His newspaper career apparently over, Woods became paid secretary of the Wenatchee Commercial Club (a chamber of commerce), partly on the strength of his anti-liquor stance and previous successful editorial support for local enforcement of Washington’s Sunday closure law. A major achievement of the Commercial Club under his leadership was the opening in January 1908 of the first automobile bridge over the Columbia. In concert with the Washington Good Roads Association, Woods continued to press for modern hardtop roads, especially the Sunset Highway from Seattle to Spokane via Wenatchee. Through the Commercial Club, Woods established regional contacts that would serve him well in the causes to come.
As well as being an activist for the public good, Rufus Woods was also a private entrepreneur, declaring his intention of “making a barrel of money” (Ficken, 15) in town and rural land development, based on loans from brother Ralph and other family members. These local ventures were very successful, but he lost money for himself and a consortium of Tacoma backers on a scheme to develop dry farming agricultural land in the Quincy Flats region. This experience taught him the necessity of irrigating an area that would become central to the Columbia Basin Project.
The World of Wenatchee
In 1907 Rufus Woods returned to newspaper work when he and his brother Ralph leased the struggling Wenatchee Daily World, later to own it outright. Rufus as editor and manager boosted circulation, acquired new equipment, and hit his stride as a crusading newspaperman committed to honest reporting and a balanced editorial stance. He declared himself “willing to wear a party name [Republican] but not a party yoke” (Ficken, 18). Civic improvement and moral reform remained paramount, as, in Woods’s view, vice did not contribute to prosperity.
In concert with the Commercial Club, the Daily World took on prostitution and liquor with zeal. Though impossible to drive out, prostitutes were forced to ply their trade less conspicuously, and in 1909, under the new state local option law, Wenatchee became dry. Woods supported the Woman's Christian Temperance Union and refused to run tobacco and beer advertisements in his paper. During the ensuing years, Woods and his paper allied themselves with the progressive wing of the Republican Party, supporting Miles Poindexter (1868-1946) for the House and Senate and Theodore Roosevelt (1858-1919) for president.
Rufus Woods’s primary goal was to make Wenatchee a livable, prosperous city, attractive to settlement and business. His editorials soon helped bring about Wenatchee’s first sewer system, improved electrification, paved sidewalks, and better local and country roads.
Family and Tragedy
However, his goal met a tragic and personal setback in 1913. On May 1, 1909, he had married Mary Marcia Greenslit, a Nebraska neighbor. By 1912, they had two children, Wilma and Walter. In the days before mandatory pasteurization, several Wenatchee residents, including these two children, died in July 1913 from drinking tainted milk. The distraught parents left Wenatchee temporarily to travel about Eastern Washington.
Although they never truly recovered from the loss, the arrival of daughters Willa Lou and Kathryn and son Wilfred enabled them to raise a second family. Wilfred would continue the Woods newspaper dynasty now carried on by Rufus's grandson, Rufus G. Woods.
Covering the Region
Regional travel during the next decade confirmed Woods's conviction that Wenatchee could truly be the economic hub of North Central Washington. Such travel also increased circulation of his newspaper and expanded its editor’s acquaintance with leaders throughout that part of the state. A perhaps quixotic venture in 1916 was Woods's traveling office, a Ford rigged out with cameras, typewriter, and dictation machines, enabling him to carry on newspaper work while on the road.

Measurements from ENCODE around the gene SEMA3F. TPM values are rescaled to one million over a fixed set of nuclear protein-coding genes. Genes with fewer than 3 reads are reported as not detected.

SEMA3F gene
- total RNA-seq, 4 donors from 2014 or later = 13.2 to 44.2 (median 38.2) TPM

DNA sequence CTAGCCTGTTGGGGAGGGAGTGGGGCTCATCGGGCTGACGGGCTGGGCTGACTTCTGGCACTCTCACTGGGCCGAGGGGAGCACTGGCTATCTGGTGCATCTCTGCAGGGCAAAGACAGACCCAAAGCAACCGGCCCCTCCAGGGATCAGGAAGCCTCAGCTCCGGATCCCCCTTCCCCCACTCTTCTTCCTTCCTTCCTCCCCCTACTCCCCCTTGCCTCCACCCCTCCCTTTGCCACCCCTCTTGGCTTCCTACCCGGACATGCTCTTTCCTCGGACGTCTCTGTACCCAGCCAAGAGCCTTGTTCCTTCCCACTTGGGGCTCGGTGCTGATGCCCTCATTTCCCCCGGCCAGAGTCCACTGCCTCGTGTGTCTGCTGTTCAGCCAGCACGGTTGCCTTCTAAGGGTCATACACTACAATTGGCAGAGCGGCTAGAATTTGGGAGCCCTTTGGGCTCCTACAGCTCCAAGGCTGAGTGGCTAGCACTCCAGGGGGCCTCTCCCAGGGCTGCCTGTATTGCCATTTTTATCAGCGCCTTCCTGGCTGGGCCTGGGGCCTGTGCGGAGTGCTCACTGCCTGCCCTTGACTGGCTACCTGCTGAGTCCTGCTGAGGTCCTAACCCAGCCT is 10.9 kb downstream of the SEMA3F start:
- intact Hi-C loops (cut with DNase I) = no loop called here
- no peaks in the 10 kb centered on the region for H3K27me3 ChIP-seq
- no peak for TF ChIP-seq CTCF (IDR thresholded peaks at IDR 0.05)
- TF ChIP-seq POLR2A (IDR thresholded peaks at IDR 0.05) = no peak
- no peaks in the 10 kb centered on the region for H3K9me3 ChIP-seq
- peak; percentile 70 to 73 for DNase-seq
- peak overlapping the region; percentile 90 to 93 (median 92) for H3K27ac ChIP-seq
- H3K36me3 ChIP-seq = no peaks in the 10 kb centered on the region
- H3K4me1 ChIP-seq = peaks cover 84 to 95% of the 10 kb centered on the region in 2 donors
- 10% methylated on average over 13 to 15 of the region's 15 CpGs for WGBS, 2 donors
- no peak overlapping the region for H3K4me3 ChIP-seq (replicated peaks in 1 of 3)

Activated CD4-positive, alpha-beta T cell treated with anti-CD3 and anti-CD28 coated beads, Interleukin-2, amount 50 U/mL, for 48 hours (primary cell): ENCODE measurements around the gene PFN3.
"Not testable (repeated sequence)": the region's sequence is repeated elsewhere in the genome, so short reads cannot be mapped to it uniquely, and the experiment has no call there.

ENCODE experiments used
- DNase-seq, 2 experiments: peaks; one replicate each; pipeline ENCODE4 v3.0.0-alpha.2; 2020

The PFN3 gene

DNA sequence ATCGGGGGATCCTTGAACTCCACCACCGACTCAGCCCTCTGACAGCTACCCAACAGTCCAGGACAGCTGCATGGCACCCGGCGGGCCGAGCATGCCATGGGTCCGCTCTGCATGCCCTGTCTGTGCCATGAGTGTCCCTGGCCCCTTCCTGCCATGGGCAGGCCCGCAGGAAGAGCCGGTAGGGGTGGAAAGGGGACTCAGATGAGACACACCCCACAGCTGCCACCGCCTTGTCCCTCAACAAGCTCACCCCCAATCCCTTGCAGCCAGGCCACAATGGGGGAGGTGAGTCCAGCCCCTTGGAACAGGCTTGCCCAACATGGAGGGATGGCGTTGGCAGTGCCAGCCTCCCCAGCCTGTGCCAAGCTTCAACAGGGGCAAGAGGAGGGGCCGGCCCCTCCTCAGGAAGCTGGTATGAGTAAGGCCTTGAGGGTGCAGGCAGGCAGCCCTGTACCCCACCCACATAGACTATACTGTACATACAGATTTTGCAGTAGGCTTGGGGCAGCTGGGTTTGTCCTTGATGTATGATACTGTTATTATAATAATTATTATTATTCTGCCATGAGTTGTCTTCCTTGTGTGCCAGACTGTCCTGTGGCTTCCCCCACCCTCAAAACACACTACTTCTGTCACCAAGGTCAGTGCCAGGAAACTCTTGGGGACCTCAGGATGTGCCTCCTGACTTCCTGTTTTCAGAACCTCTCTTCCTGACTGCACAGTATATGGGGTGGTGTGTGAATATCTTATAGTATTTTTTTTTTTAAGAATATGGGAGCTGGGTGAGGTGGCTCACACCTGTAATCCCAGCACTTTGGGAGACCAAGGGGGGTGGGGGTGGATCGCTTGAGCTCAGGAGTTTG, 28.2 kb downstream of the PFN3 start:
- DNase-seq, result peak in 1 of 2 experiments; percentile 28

Ever mindful of the apple growers, Woods took on the Great Northern in 1919 when a shortage of rail cars resulted in failure to ship much of the apple crop. He threatened to form a new railroad, a move that angered his brother Ralph whose law firm represented the Great Northern. The ploy at least resulted in forcing the Great Northern to form the Western Fruit Express in 1923, ensuring a more reliable shipping service
Moderate and Reasonable
Although Woods did not take kindly to strikes against the Wenatchee Daily World and to labor unrest in general, he was even here moderate and pragmatic. In 1919 when the Industrial Workers of the World and others were calling for a nationwide strike, he wrote in an editorial:
“And now isn’t it about time for the great middle class, including you and me, to have some say as to whether the extremes of the country are going to head the ship of state into the rocks. Bolsheviks are on the one hand, including the I.W.W. ... and a certain percentage of the laboring class who have a legitimate complaint; and on the other hand the great multimillionaire crowd which has no regard whatever for the rights and just demands of labor or any of the rest of us” (Mitchell, Story, 41).
Grand Coulee Dam
The Grand Coulee Dam is such an established feature of the Northwest landscape and economy that it is hard to imagine that it might not have been built. In the days before and during the formation of the idea of a dam on the Columbia, there were several competing schemes for and many proponents of irrigating the dry midsection of the state dating back as early as the 1890s. Before the Grand Coulee proposal, Woods himself had speculated about the feasibility of bringing water from Lake Wenatchee to irrigate the dry central area. Woods considered the year 1918, when attorney William "Billy" Clapp (1877-1965) of Ephrata first suggested the idea, as the beginning of the struggle for Grand Coulee. Construction began in 1933, and the dam was essentially operational by 1941. Like the proverbial success, Grand Coulee Dam has many fathers, Woods being one of several advocates crucial in bringing it to completion.